Be honest: Would you have sex with someone you knew had HIV? And if you would, would you feel anxious about it?
Words: Shawn Malone
It feels like the end of the world
For the past three years, I’ve been part of a team working to reach more men in South Africa with HIV testing and treatment. We’ve talked to more than two thousand men about their thoughts and feelings around HIV and what factors make HIV testing and treatment easier or harder.
Among the men we’ve talked to, the biggest barrier is the association of HIV with death, both literal and figurative. Many men believe an HIV diagnosis is the beginning of the end.
A surprising number of men still think that having HIV will mean gradually becoming weak and sick, leading eventually to an early death. Many avoid testing because they believe that confirmation of an HIV positive status will trigger or hasten that decline, so it’s just better not to know.
We found that even more men associate HIV with social—and sexual—death. They anticipate taking on pariah status, viewed by those around them dirty, damaged, reckless and risky. They fear that their current partner will leave them and that no one else will want them. They fear that their friends will no longer want to share a drink. They fear that their family will be worried and disappointed.
In too many cases, their fears are not misplaced. Forty years into the epidemic, ignorance and stigma are alive and well.
One pill a day and you’re back to normal
In the past, HIV campaigns have largely told us to be more understanding and compassionate to people living with HIV. That message is no longer relevant, if it ever was. What we need is to be more educated.
In 2020, HIV can be fully suppressed by one pill a day, to the point that it cannot even be detected in the body and cannot be passed to anyone else, even if condoms are not used. Most people achieve viral suppression within a few months of starting treatment.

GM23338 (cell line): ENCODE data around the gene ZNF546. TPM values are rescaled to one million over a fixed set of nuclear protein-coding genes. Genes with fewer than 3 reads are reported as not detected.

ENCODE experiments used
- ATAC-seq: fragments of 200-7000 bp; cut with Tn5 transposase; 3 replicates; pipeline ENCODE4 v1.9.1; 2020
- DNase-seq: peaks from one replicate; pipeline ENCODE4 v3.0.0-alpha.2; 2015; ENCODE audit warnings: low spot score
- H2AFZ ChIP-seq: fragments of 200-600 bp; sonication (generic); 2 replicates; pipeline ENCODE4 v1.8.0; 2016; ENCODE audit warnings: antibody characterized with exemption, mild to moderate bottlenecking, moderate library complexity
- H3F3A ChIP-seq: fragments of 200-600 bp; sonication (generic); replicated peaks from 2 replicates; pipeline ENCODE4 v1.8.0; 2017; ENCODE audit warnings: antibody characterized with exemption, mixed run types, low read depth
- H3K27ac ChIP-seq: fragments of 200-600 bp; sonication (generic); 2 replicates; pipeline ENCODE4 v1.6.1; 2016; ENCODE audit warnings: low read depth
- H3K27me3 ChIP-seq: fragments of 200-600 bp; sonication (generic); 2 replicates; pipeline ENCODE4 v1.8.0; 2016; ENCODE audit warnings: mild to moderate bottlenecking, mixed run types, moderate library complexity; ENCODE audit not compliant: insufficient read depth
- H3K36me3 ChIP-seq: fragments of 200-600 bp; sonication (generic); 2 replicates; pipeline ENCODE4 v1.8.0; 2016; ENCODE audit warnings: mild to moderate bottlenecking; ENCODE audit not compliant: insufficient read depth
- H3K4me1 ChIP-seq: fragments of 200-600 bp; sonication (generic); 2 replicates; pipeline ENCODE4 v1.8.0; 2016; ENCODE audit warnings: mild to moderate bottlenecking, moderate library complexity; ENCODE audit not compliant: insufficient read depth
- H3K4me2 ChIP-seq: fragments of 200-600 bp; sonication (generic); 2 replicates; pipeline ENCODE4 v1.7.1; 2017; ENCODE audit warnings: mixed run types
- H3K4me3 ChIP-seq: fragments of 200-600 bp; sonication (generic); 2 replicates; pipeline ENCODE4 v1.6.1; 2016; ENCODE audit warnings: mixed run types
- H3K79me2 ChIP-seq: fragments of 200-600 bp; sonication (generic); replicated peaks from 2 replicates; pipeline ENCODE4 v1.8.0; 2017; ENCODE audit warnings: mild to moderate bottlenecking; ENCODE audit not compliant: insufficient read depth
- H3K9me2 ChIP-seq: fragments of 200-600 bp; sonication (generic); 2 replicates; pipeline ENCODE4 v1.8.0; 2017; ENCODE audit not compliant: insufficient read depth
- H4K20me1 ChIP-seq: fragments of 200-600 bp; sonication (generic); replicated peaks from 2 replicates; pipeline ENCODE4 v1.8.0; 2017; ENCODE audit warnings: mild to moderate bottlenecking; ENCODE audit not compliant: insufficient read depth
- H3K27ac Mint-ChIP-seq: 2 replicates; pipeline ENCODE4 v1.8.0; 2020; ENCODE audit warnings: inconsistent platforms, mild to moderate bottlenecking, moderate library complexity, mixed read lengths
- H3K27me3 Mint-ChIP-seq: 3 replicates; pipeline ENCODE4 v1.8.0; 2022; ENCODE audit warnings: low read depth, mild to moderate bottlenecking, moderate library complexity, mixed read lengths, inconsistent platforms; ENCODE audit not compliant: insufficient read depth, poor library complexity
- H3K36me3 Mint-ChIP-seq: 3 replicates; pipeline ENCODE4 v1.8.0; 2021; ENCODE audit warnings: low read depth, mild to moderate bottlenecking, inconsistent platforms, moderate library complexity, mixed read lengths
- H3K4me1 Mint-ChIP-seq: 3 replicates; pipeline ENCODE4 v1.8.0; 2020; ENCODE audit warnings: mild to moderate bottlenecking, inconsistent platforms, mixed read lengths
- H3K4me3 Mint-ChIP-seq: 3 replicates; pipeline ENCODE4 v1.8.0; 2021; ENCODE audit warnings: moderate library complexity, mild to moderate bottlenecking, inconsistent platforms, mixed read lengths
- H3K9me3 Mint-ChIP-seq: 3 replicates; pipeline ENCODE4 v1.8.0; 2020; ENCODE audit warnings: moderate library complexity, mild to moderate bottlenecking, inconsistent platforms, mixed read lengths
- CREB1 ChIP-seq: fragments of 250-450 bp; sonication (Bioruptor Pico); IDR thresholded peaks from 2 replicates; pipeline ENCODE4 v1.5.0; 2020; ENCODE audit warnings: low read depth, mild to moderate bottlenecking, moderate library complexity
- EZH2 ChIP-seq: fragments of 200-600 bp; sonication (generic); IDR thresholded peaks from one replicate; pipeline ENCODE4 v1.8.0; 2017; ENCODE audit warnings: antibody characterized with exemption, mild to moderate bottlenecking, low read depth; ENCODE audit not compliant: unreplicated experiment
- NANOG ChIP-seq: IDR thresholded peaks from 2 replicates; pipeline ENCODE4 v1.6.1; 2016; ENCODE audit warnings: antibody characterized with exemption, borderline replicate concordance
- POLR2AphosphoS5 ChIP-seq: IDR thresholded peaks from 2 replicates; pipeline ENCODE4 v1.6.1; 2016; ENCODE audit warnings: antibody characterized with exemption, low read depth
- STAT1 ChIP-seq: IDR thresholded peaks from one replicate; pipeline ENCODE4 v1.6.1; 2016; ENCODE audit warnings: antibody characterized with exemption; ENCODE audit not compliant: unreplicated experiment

In other words, if you are worried about getting HIV, someone with HIV who is on treatment and virally suppressed is your very safest sex partner. Far safer than someone who tells you they are HIV-negative but might have had their last HIV test a year ago and might have been exposed to HIV multiple times since then. Far safer than someone whose status you do not even ask for fear of killing the vibe.
Someone with HIV who is virally suppressed is the only person you know for sure will not give you HIV. That means if you are passing up the opportunity to date someone with HIV, you’re not just being unkind or unsympathetic. You’re being dumb. You’re making a deal-breaker out of something irrelevant and inconsequential.
Creating spaces for intimacy and growth
Once you know better, do better. You can start by talking openly about HIV with the people in your life, especially current or potential sex partners.
Some of them might be ‘in the closet’ about living with HIV and wondering whether you are about to unload ignorance and judgment on them when they tell you. Some might be living openly with HIV but being the one to broach the topic every time they meet someone feels a bit exhausting and unfair, and they wish the other person would take a turn. Some might not be living with HIV but are still living with outdated attitudes and beliefs about it.
No matter who they are and whether they’re living with HIV or not, the message about HIV is the same:
Don’t be nicer, be smarter.
Shawn Malone lives in Johannesburg with his husband and their eight-year-old son. He has worked for more than 20 years in the public health sector, primarily on HIV. He wrote this article in his personal capacity.